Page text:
I bought my plane tickets to South Africa today for this summer…Now just need to figure out what the hell I’m doing while I’m there! I’ll have four weeks of research time, and then Chris will join me for about ten days of vacation. The vacation part is easy….I won’t have any problems planning that! It’s the four weeks of research that will make my life very interesting!
I was sharing ghost stories with my dad the other day and couldn’t believe he’d never heard of Bloody Mary. Later that night, I was talking with a friend about the Mystery Spot in California, which is a real place with effects you can actually feel but can’t explain. He said itÂ reminded him of Gravity Spot here in El Paso. The tale goes that a schoolbus full of children fell into a hole of some sort, and now the children try to prevent others from going near that spot–if you’re in the wrong spot, you might feel the small, cold hand of a child pushing you away. So he looked it up on his iphone, and we discovered the Big Ass Texas Ghosts website.
IÂ sat down next toÂ a woman in the Atlanta airport who launched into a “I’m so sick of the elections” tirade as soon as I sat down. “It’s race this and race that. Why does it have to be all about race?” she asked. “Does that make me a bad person?”
Â “I don’t think it’s so much about race,” IÂ objected. “But one thing is for sure, it’s an interesting election.”
“I don’t know,” she said. ” I’m just so sick of it! Race race race race race race race. God, I just wish they were over already. Do you think that makes me a bad person?”
“Well, it’s also kind of about gender, if it’s about race,” I commented, or rather mumbled because, well, I may be slow, but I wasÂ finally beginning to get the sickÂ feeling what she was all about.Â I dialed my home phone number. Surely my mom would rescue me! No cigar…
“Well, you know, they’ve been slaves since the beginning of time,” she continued. “Somebody should remind them of that! They’re so fond of quoting the Bible, somebody should tell them to read it and they’ll finallyÂ learn about their history.”
“Whoo, is that your phone ringing?” I asked, as her phone rang, thank God.
The human inside me wanted to deck her or otherwise play with her mind. The African historian in me wanted to point out how many facts she had wrong in her little racist speech. The writer in me is writing this little blog and realizing how futile it is against the massive blindness in the world.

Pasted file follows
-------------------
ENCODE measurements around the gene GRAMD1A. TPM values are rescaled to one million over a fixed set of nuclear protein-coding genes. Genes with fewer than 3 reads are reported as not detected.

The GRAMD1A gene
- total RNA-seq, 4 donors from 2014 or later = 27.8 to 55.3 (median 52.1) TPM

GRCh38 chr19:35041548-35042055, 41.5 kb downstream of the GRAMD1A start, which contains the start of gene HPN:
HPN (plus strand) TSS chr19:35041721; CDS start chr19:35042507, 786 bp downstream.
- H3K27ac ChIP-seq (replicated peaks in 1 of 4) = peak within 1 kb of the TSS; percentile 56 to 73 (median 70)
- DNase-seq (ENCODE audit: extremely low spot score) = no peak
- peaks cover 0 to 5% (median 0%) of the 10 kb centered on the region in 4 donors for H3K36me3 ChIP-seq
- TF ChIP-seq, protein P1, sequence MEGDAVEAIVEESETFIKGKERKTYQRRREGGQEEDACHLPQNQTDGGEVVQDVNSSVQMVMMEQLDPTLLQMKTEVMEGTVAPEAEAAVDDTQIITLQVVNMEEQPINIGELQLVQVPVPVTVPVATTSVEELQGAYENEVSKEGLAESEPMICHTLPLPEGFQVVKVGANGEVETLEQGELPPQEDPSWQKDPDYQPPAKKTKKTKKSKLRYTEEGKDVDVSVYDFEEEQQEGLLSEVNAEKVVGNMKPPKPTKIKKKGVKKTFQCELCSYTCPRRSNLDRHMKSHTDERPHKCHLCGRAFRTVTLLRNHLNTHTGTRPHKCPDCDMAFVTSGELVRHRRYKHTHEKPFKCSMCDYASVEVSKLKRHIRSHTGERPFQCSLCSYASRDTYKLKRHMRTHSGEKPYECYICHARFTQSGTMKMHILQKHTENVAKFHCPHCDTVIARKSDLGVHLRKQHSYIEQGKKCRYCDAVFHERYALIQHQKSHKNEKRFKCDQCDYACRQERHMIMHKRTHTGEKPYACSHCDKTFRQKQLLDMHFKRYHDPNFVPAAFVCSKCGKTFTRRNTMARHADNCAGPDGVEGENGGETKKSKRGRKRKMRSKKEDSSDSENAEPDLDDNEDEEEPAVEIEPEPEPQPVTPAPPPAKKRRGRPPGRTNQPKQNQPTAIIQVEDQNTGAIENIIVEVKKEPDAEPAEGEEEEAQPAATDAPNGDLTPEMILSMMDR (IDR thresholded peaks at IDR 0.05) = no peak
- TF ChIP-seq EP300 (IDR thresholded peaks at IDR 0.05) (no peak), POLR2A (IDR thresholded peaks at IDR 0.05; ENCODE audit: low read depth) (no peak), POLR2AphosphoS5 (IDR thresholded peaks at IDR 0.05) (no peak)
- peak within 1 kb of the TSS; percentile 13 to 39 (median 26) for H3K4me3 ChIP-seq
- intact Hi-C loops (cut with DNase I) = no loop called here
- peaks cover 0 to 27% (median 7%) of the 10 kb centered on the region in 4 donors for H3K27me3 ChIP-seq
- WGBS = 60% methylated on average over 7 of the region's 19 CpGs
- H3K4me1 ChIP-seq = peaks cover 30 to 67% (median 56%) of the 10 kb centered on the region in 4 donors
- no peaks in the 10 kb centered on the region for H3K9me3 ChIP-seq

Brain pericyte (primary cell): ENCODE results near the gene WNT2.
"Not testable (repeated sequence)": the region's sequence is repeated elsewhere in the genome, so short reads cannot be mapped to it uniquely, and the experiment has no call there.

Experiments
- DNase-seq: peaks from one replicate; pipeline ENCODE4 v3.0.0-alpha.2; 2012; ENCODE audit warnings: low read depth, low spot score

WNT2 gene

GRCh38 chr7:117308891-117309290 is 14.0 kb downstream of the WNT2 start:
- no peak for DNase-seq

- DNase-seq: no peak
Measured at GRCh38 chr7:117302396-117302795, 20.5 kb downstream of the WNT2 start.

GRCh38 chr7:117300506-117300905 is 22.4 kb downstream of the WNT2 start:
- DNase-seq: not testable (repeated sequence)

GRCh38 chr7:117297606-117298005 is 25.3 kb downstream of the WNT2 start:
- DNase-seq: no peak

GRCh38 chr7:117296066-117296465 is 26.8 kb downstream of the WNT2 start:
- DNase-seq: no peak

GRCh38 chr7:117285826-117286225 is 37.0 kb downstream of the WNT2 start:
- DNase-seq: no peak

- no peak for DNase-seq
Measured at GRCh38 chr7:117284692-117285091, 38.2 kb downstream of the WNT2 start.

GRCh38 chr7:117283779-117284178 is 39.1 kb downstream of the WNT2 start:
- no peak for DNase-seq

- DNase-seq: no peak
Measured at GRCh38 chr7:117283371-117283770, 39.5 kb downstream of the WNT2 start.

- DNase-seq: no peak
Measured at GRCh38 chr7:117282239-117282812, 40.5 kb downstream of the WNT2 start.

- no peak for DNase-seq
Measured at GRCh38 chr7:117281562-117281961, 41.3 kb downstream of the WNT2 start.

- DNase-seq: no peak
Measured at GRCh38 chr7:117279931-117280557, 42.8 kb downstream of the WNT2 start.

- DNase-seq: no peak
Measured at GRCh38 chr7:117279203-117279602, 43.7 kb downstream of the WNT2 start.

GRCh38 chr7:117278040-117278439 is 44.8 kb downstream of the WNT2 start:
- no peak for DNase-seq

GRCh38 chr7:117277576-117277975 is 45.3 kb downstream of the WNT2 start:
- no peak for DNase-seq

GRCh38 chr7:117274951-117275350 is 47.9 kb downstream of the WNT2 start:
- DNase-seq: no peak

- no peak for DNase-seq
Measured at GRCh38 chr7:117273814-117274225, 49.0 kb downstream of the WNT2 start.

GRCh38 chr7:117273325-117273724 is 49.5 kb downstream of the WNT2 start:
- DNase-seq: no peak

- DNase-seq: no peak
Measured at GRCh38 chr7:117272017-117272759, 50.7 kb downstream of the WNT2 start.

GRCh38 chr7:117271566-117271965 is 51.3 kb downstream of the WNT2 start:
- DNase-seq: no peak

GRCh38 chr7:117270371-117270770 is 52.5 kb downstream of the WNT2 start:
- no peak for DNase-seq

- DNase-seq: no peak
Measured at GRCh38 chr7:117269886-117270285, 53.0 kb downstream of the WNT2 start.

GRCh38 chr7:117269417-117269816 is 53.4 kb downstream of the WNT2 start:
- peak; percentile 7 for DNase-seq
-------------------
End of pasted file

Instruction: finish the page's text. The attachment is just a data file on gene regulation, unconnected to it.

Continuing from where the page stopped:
Soooo glad to leave that seat behind–and soooo glad I didn’t have to sit next to her on the plane.
This afternoon, I asked a couple of the homeless kids I work with how they find a squat. Because, well, I’d be lost if I found myself homeless, though I’m sure I’d learn fast. They told me that some cities are easier than others–New Orleans, for example, has a ton of abandoned houses so it’s easy to find someplace to live. San Francisco is apparently mediocre–not great, not bad either. They look for an abandoned building that has a hidden entrance of some sort, perhaps through the back or covered by leafy trees. They usually try to keep the entrance covered with a piece of wood or something so it looks boarded up. And they put black garbage bags over all the windows so nobody can see inside.
The best part of the description was their comments about how it needs to be in a “good” neighborhood, but a “good” neighborhood has a very different definition than what people-in-homes think of.Â One of the girls told me that she and her boyfriend were relieved the other night when they heard gunshots outside their squat and the police never came. That made it a “good” neighborhood.
I’m pleased to report that The Confessional is getting some accolades. My editor at Knopf writes, “Those smart librarians at the NYPL have selected THE CONFESSIONAL to be included on the New York Public Library Books for the Teen Age 2008 list! Â Now in its 79th year of publication, this group selects what they deem to be the best of the the previous yearâ€™s publishing for teenagers 12 to 18-years-old. Â The list will be printed in a booklet that will be available at all the cityâ€™s public libraries, and mailed out to area educators. Â Congratulations, Jessica!”